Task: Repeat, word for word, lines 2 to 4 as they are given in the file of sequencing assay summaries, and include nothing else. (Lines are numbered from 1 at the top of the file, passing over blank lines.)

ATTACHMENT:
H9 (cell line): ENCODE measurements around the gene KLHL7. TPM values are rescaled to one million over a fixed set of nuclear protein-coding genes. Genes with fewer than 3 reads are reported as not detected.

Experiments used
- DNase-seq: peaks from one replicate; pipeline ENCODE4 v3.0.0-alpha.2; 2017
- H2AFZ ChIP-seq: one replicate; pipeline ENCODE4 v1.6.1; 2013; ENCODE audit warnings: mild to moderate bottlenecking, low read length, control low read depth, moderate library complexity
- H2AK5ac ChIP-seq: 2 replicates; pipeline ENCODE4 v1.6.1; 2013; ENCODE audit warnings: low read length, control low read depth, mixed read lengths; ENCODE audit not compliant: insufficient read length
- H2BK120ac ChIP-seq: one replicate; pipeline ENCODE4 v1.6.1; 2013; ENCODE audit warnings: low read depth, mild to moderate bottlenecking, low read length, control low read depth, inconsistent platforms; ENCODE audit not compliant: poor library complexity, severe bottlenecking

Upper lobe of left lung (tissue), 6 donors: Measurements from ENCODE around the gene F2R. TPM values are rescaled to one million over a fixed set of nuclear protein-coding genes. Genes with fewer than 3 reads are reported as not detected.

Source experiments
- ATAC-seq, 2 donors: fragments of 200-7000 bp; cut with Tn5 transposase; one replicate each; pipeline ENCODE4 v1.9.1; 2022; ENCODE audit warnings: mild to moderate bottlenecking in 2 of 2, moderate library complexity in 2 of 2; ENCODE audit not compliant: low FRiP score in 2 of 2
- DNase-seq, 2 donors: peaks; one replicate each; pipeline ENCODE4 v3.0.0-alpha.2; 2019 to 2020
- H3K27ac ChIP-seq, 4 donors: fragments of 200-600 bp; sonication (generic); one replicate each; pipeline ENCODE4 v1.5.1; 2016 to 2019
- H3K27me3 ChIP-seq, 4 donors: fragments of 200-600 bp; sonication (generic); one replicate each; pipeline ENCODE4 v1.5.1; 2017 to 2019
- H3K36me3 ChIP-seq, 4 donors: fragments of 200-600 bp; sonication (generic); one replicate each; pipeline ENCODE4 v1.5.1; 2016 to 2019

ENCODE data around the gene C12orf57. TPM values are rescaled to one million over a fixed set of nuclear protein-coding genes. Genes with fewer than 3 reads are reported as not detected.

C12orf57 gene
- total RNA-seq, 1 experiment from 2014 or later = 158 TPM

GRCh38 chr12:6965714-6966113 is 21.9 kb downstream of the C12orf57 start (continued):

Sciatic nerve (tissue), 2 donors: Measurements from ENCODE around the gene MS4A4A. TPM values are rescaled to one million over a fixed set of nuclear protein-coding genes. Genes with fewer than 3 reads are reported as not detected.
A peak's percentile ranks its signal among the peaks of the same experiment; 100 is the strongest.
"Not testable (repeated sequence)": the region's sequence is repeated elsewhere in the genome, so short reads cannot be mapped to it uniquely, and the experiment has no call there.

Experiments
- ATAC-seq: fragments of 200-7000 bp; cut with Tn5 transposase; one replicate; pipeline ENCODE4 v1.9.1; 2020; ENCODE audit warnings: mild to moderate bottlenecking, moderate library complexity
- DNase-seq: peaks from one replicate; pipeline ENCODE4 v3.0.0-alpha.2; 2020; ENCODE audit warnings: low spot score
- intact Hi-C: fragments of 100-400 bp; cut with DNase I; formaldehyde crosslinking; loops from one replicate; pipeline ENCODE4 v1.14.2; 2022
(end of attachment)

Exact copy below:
Experiments used
- DNase-seq: peaks from one replicate; pipeline ENCODE4 v3.0.0-alpha.2; 2017
- H2AFZ ChIP-seq: one replicate; pipeline ENCODE4 v1.6.1; 2013; ENCODE audit warnings: mild to moderate bottlenecking, low read length, control low read depth, moderate library complexity